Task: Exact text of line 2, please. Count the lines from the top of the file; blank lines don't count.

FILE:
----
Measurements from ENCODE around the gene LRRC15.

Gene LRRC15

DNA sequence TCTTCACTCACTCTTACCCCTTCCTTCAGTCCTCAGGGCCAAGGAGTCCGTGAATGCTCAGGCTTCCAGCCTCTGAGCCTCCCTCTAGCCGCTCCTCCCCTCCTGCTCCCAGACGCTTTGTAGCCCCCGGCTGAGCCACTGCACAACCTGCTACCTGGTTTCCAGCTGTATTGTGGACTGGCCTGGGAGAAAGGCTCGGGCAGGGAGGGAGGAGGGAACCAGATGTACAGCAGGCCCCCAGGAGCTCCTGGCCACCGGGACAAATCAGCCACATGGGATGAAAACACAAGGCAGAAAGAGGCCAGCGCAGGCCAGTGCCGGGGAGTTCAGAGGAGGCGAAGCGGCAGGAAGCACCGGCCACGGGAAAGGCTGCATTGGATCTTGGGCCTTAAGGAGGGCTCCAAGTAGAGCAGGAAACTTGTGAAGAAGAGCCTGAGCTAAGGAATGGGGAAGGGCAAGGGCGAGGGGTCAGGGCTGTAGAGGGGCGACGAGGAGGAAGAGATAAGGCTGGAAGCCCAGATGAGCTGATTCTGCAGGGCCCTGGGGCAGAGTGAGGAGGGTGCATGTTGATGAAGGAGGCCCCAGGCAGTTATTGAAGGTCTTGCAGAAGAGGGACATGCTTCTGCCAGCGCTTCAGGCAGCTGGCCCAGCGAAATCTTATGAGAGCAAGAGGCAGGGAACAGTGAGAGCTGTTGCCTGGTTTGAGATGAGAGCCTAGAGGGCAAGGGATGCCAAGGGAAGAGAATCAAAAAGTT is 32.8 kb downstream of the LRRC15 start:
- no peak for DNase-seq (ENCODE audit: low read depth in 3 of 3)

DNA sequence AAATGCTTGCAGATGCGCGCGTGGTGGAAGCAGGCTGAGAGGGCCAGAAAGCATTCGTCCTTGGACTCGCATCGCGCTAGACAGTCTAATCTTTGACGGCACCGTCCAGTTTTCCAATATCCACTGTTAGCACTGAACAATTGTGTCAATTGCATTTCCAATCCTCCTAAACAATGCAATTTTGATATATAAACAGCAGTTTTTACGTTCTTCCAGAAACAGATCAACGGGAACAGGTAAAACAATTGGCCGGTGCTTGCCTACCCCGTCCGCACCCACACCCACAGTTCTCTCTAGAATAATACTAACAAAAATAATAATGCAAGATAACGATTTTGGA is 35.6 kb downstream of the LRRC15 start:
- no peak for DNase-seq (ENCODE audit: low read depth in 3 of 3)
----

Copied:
Gene LRRC15